So the French fleet took a lesson from that they decided that they didn't want to be caught in The Caribbean during the next hurricane season.
So the French decided in 1781 to go north not only to escape hurricane season, but also to help their allies the American colonists in their battle against the British.
So we know what happened.
The French went north.
They helped George Washington in Yorktown.
And they kept the British fleet from coming in to help Lord Cornwallis who was battling George Washington.
And that ended up.
In the Battle of Yorktown, which concluded on October 19, 1781, with the British surrendering to George Washington and it was the presence of the French fleet that basically was the turning point for that historic event.
And just imagine how history might have changed, had not the French come to the aid of George Washington at that very moment.
And if the British had won that battle, we might not be talking today at least we might not be talking today from the United States.
Yeah, I think a lot of people I mean, I think a lot of people know the story of, you know, the Mongol invasion Japan and whether we're heading toward that or not.
And so this is interesting to hear that, that it actually happens in US history as well.
Yes, One thing, or one thing that I found interesting about the book is, right now we're so used to knowing when hurricanes are coming and we have satellites, we can see them forming across the Atlantic.
Of course, I live in California.
So we don't know when earthquakes are coming, but we're very used to knowing hurricanes.
But it's fascinating that over 100 years ago, people just didn't have advanced warning like that and like you said there was this arrogance about it's not going to hit here and then suddenly one shows up.
What do you think?
Anyway, you've talked to you talking a book about your Hurricane Hunters playing satellites of course, could you walk through some of the biggest technological advancements that have allowed us to better understand hurricanes and better track and predict their behavior.
Sure, I mean, if you go back to the 1700s, and even early 1800s, most people viewed hurricanes as acts of God.
And they really didn't have a good understanding of how they developed, where they were coming from.
And when they were going to strike it was just something that came upon you.
But then with the invention of the telegraph in the mid 1800s, all the sudden we could transmit information hundreds and thousands of miles.
So, when When a coastal area down south was struck with the hurricane, they could send a message up north that hey, there may be a hurricane coming.
And if we had a telegraph line, undersea cable going to a Caribbean island, for example, or Cuba, Puerto Rico, if a hurricane struck there, well, maybe the people in the Gulf Coast Or Florida might be forewarned of it.
But really what started to change?
The way that we were able to track hurricanes was the development of wireless telegraphy, or what we know is radio in late 1800s and early 1900s.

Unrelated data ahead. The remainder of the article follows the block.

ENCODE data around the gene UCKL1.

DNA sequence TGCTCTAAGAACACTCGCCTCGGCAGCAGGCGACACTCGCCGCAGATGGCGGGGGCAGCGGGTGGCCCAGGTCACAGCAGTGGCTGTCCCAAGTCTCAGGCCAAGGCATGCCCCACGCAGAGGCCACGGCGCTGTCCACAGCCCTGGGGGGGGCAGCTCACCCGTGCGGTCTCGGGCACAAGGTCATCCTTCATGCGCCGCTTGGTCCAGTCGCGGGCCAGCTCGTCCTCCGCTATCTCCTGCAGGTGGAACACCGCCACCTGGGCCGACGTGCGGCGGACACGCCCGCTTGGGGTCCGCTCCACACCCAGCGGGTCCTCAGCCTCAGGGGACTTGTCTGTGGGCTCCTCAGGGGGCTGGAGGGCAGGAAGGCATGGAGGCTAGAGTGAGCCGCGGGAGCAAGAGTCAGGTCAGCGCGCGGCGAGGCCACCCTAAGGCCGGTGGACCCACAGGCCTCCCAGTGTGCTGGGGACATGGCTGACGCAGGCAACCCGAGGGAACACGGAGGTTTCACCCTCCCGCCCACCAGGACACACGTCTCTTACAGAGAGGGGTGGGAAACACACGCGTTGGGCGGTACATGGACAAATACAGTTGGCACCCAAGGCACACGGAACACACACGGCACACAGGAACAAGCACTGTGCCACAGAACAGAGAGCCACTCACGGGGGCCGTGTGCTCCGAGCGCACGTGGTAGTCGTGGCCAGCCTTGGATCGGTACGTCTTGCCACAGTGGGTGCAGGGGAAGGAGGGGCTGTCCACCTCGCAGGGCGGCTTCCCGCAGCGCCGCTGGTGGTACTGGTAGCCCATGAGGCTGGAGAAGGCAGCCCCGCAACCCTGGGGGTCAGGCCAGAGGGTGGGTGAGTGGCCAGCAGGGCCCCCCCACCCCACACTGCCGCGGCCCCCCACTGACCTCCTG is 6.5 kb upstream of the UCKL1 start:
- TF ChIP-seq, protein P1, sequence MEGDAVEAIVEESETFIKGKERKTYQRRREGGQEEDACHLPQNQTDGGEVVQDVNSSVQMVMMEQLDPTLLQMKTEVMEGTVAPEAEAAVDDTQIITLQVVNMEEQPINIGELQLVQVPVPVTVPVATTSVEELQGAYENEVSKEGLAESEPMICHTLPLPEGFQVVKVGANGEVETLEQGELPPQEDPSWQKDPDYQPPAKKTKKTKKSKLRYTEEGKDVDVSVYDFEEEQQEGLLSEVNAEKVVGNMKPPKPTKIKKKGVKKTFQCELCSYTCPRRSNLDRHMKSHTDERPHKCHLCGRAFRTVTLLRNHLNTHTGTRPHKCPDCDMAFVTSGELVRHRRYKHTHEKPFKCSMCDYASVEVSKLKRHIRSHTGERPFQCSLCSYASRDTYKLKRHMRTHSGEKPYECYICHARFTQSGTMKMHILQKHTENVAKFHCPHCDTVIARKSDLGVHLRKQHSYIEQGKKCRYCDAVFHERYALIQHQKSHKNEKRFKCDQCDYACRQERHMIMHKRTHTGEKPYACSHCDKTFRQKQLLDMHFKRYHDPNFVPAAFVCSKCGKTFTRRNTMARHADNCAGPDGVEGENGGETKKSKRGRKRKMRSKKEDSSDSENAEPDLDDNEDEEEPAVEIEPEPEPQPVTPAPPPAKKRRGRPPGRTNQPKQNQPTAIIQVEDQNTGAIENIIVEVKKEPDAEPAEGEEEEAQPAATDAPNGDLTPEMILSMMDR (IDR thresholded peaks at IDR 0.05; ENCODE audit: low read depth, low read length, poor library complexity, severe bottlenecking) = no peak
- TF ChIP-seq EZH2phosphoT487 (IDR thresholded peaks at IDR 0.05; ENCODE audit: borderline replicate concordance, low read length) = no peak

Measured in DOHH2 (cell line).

So all of the sudden ships at sea that were encountered, a hurricane could signal Back to land that there was a hurricane and people could know a little bit better about, you know, the advanced warning of the hurricane coming.
But that had limitations because when ships at sea started to hear the radio reports that there was a hurricane in the vicinity, what would they do?
They would leave the vicinity and all of a sudden the reports coming from there with dry up So the next big improvement in our ability to track and monitor hurricanes was the development of Hurricane hunter planes, which essentially started in the 1940s.
So all of a sudden, you could go as far as a tank of gas out into the ocean to do reconnaissance on a hurricane and have meteorological instruments on board that could track Different characteristics are those hurricanes and send them back to land in real time.
So it gave us a much greater ability to track these hurricanes.
But then there was an even bigger jump when we had started to have satellites in the 1960s.
Those have improved consistently since then.
So just to the point where we never lose track of a hurricane, because we have geostationary satellites and polar satellites, one.
Geostationary that are stationary, very high up and the polar orbiting satellites are go around the Earth a couple of times a day.
So we know where the hurricanes are and we can track them from inception to dissolution.
So it's just amazing.
And then when you take all that data that we have the data that we have from radar From Hurricane hunter planes, from satellites, from weather stations along the coast, and you plug that into these incredibly powerful computer models, weather computer models that we have.
You get incredibly accurate forecasts, but there are limitations to their accuracy.
There are limitations to the predictive ability of any hurricane model no matter how good the data is.
So even right now where we're dealing with Hurricane Sally on the Gulf Coast Trying to track that as it came in and made landfall.
Well, there are a lot of jigs and Jags that took place that weren't necessarily predicted.
And that's because there are limitations on how well we can predict what this massive meteorological event the course it's going to take, but we're so much better than we were Even 10 or 20 years ago, much less 50 years ago and a 100 years ago.
But what that fails to deal with is the fact that no matter how well we know where hurricanes are and where they're headed, we Cannot avoid their strike.
There's nothing that we can do to alter their course.
But we can prepare better and handle the aftermath of hurricanes much better than we have traditionally,
on an aspect and you mentioned this earlier on this aspect of there's still things we don't understand about these storms.
And so Right now on the day we're talking in this you know, this news changes so quickly by the hour news you mentioned hurricane Sally's gonna strike the Gulf Coast, which was narrowly was just hit by Hurricane Laura last month, right five storms out in the Atlantic, which I think is a record since maybe 2005.
If I read correctly.
And as you look at the outlook for hurricanes in the next few years, I mean, a lot of times we hear a lot that climate change can play a role.
And you hear it from your research, what do you what do you think the outlook is?
And it's like art is and can technology help us?
Is there anything missing sort of in technology that can help us understand these storms, even better?
Well, there's no doubt that in my mind and the mind of the vast majority almost a complete consensus of scientists the world over that global climate change, global warming is real.
And there's no doubt in my mind that global warming is already made the impact of hurricanes or Worse because due to the thermal expansion of the ocean, and the melting of the glaciers, the ocean is higher.